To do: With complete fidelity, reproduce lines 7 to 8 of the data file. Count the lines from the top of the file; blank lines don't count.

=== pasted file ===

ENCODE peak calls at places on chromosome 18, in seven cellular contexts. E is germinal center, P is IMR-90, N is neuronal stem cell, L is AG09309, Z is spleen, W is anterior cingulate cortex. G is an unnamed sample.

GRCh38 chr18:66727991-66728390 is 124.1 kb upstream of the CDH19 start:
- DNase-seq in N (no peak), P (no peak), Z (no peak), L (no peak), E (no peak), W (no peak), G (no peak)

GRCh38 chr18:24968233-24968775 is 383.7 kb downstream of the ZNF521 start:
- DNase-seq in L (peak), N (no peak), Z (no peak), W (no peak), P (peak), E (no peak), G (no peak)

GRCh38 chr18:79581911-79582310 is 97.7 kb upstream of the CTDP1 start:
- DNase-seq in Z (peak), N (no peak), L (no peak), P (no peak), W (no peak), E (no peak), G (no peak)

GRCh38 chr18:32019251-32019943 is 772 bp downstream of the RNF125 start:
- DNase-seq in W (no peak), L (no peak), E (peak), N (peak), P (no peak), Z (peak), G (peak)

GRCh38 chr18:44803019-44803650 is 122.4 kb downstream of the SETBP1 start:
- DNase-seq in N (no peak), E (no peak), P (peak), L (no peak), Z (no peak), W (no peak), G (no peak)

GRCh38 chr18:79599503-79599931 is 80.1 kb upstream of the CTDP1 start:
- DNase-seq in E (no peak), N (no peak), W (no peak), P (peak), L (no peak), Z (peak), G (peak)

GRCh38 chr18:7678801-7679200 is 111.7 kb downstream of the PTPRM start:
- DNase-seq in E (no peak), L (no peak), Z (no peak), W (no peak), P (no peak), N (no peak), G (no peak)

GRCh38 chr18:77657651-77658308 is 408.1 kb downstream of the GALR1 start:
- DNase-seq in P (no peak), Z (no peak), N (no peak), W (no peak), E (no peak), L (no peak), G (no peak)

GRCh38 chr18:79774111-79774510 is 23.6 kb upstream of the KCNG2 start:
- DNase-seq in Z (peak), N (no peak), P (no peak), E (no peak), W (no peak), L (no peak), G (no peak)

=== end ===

- DNase-seq in Z (peak), N (no peak), L (no peak), P (no peak), W (no peak), E (no peak), G (no peak)

GRCh38 chr18:32019251-32019943 is 772 bp downstream of the RNF125 start: